Simple really.  All it needs is a bit of patience.

Have you ever tried Oolong with Rose and Vanilla?

Tea Break




Tea break.  More on Buzzfeed

‘There’s more to life than increasing its speed’  Gandhi

Tea is very important to life and work  Taking time out to have a break, as any workman will tell you, is time well spent.  So the work isn’t going very well;  taking time away from it will somehow, magically, alter the situation.  Bashing one’s head against the proverbial brick wall will only create a headache, not solve the problem.

Tea can have a profound effect on the thoughts that crash around our cerebral regions.  Alcohol can too – but that usually ends in tears so we won’t go too far in that direction.  There is coffee to consider too – quite a buzz that can provide but it really is not in the same league as tea.  There is a quality to tea that defies all understanding;  it enhances our lives. Our predecessors didn’t rush around multi tasking, never taking a break,  No, they found time to enjoy the moment and did great things afterwards.

Tea picture The Beatles

The Beatles on a tea break

That’s the je ne sais quoi behind a tea break.  Great things can happen whilst sipping at the cup of golden liquor.  It allows contemplation, and contemplation can lead to great things.

According to Thomas Troward

‘the law of flotation was not discovered by contemplating the sinking of things but by contemplating the floating of things.’

Stepping out of the way when things are not going quite according to plan allows us to climb out of the groove that the problem is creating in our heads.  We are given the opportunity to think of something else.  Making real tea with real tea leaves (as opposed to the appaling 10-second dunk of a tea bag) gives us at least 5 minutes of making and brewing and then another 10 minutes to drink and think of other things.  So that adds up to the old-fashioned 15 minute tea break.  And what could we achieve in that time that we couldn’t if we still had heads down to the keyboard.  Well, who knows.  It could be anything, great or small.  What is for certain is that floating is far better than sinking.


Time to take tea

Tea HeavenThis is a hectic world we live in – if we wish it to be so.  It can also be a calm and wonderful place, again if we wish it to be.  It’s all about perspective.  It is very tempting to fall into that sinkhole of feeling helpless in the face of speed and progress.

 ‘Ah’, we sigh, ‘all we want is a moment of peace.  Please’

What we all want is to be happy.  Happiness is about being calm, peaceful, at ease;  it’s about feeling in charge of our place in the world.  It’s a time when all around us looks good and manageable (even if there’s mess and muddle and the washing machine’s broken and the boiler’s on the blink)

There’s a very happy monk who says that we could all be much happier if we took 15 minutes a day to get calm and still all the bits that are wriggling and jumping around, usually in our heads.  And this lovely monk has explained how to go about this.  You can link to it here.  It’s definitely worth a read.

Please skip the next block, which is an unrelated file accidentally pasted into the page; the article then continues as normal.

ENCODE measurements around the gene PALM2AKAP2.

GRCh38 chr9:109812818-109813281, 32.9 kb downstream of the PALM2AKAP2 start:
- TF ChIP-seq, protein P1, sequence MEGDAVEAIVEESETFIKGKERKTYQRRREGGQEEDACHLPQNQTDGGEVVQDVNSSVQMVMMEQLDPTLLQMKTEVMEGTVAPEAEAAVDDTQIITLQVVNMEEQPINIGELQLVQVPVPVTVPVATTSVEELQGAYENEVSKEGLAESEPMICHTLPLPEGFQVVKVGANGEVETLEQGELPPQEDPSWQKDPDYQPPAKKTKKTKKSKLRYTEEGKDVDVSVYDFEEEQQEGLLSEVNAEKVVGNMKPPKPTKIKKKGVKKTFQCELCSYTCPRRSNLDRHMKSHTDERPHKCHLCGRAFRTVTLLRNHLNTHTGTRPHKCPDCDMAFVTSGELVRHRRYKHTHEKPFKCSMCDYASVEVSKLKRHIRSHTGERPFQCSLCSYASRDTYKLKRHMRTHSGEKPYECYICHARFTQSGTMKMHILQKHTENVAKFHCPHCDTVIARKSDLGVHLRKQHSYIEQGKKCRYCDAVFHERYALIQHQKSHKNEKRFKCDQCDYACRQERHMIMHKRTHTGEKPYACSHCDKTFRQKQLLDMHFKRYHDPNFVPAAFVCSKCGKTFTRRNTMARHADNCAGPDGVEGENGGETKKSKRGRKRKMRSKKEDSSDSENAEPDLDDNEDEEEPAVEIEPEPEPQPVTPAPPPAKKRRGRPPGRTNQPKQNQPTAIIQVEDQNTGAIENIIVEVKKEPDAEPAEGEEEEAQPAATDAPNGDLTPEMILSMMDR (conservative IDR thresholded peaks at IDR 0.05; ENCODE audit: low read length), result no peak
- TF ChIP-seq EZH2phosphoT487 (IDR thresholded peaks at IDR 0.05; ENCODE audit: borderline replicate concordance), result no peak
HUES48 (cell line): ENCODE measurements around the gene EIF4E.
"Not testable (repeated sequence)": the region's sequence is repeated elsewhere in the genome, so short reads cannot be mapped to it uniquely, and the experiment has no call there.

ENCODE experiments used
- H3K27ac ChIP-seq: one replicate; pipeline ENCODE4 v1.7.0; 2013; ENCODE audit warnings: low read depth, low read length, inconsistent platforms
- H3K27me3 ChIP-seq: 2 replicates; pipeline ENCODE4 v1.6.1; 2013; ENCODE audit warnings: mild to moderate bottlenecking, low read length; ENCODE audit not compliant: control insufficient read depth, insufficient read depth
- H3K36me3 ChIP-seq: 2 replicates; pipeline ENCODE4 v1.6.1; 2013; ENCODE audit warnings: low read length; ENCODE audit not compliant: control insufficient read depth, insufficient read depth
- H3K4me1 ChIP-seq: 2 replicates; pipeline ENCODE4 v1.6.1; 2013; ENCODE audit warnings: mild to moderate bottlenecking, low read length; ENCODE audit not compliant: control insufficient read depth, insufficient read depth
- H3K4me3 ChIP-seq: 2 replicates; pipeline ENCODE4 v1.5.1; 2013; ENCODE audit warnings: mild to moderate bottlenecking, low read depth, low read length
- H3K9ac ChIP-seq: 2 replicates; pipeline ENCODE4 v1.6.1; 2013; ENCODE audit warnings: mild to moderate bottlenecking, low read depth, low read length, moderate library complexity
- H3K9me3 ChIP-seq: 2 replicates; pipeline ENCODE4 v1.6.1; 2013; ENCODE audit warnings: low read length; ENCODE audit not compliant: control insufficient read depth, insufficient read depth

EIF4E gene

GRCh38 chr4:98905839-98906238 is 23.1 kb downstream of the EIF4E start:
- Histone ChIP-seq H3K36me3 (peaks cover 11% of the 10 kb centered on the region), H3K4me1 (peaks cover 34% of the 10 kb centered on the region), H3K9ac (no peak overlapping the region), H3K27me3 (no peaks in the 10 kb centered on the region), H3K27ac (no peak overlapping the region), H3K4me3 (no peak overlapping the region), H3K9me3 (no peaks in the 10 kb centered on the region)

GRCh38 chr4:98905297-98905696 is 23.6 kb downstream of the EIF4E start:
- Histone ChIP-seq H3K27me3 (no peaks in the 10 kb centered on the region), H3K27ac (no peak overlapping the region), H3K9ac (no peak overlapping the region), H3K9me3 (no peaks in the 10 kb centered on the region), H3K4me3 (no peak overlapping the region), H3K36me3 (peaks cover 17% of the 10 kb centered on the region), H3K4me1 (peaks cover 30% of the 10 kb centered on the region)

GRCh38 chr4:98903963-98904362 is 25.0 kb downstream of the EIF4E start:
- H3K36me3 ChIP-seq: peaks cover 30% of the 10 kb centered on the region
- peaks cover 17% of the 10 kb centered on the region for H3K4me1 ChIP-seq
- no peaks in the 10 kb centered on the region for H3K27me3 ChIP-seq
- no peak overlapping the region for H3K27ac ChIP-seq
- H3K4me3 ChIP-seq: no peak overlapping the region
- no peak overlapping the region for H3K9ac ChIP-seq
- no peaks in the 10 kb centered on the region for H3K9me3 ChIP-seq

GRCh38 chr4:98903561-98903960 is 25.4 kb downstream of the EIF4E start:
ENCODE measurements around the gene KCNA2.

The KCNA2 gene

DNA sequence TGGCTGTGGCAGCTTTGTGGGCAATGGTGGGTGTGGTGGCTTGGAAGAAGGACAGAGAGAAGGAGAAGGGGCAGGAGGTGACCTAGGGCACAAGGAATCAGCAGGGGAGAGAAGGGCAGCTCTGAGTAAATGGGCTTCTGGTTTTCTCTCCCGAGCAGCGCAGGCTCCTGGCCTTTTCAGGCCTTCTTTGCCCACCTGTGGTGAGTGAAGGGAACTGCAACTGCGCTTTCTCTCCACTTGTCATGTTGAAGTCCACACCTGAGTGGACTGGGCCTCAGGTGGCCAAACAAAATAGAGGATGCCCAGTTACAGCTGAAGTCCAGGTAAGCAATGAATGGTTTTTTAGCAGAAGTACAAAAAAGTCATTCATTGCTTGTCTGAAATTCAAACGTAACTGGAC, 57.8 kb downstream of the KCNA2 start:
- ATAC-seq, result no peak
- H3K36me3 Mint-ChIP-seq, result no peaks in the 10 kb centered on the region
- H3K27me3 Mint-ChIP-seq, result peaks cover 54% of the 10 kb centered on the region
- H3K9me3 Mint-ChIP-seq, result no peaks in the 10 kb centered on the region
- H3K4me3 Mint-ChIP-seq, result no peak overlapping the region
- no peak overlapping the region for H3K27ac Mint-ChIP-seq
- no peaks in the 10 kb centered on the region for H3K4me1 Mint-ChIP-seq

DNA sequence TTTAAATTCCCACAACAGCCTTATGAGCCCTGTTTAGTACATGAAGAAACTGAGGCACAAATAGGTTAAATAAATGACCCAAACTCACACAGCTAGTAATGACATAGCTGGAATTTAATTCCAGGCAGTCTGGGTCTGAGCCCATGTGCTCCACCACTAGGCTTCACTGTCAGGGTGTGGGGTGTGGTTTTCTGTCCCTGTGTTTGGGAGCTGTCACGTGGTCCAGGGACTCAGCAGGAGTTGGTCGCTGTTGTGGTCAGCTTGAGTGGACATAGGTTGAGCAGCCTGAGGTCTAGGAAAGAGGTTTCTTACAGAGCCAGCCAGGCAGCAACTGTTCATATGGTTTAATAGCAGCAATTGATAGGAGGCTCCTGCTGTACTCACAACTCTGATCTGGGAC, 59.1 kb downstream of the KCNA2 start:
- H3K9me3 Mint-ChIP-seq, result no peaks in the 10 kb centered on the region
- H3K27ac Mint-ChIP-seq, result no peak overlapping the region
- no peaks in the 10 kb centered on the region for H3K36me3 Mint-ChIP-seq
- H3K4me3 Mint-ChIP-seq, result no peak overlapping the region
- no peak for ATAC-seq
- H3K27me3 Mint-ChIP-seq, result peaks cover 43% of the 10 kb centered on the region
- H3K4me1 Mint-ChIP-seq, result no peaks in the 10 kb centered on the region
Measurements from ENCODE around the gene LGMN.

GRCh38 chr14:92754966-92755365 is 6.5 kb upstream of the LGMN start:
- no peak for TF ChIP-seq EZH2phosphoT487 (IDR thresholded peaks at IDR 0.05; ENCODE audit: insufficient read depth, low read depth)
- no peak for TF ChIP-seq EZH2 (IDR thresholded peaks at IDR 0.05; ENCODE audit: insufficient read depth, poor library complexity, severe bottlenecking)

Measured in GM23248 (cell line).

Our own recommendation is to take tea on a regular basis.  It too gives us a moment of calm, a time of peace, a place to contemplate on what is.  It’s a magical process.  Put that kettle on, place tea in a teapot, choose your favourite cup, find a comfortable seat, sit back and take that first sip, savour the full flavour.  By the time that cup is empty, there is no guarantee that the machinery has had a change of heart and will work again but the body and soul is definitely in a better place.  Happy brewing.

The Lady loves Green Tea

Henry James Portrait of a Lady“Under certain circumstances there are few hours in life more agreeable than the hour dedicated to the ceremony known as afternoon tea” says Henry James.

We applaud the sentiment and have already put the kettle on.  Because we can tip down the golden liquor and charge through the pages of a book at a pace many a would-be Olympian would yearn for.

This book,   The Portrait of a Lady is, like many teas,  for the discerning palate.  Not everyone  will become enamoured of its protagonist, Isabel Archer, and some of her decisions as she pursues her own path.  Not everyone will stay the course.  It is, however, considered a classic in the world of literature and I am sure many would clap Henry on the back and congratulate him on his masterpiece. We are not here to criticise, we just aim to open up possibilities.

So what does one drink when confronted with such a book.  No, we are NOT resorting to alcohol, well, not just yet, anyway.  But either there is a tea that will help the book along or maybe there is a tea that suggests the book.  It’s a long read.

After some consideration we decided that a green tea was necessary.  But it has to be one that is quite unique and not easily forgotten.  There needs to be an after taste that takes the palate on a journey where the end is never quite clear……. Isabel Archer knows all about that.

We chose this Nepalese Green Tea not only for its looks – a distinctive smooth, dark green needle – but also its full flavour.  It is grown on the Shree Antu Gurkha Tea estate and it is an area that produces superb teas much admired around the world.

So good luck with the book.  The tea – ah, now that’s a much better story.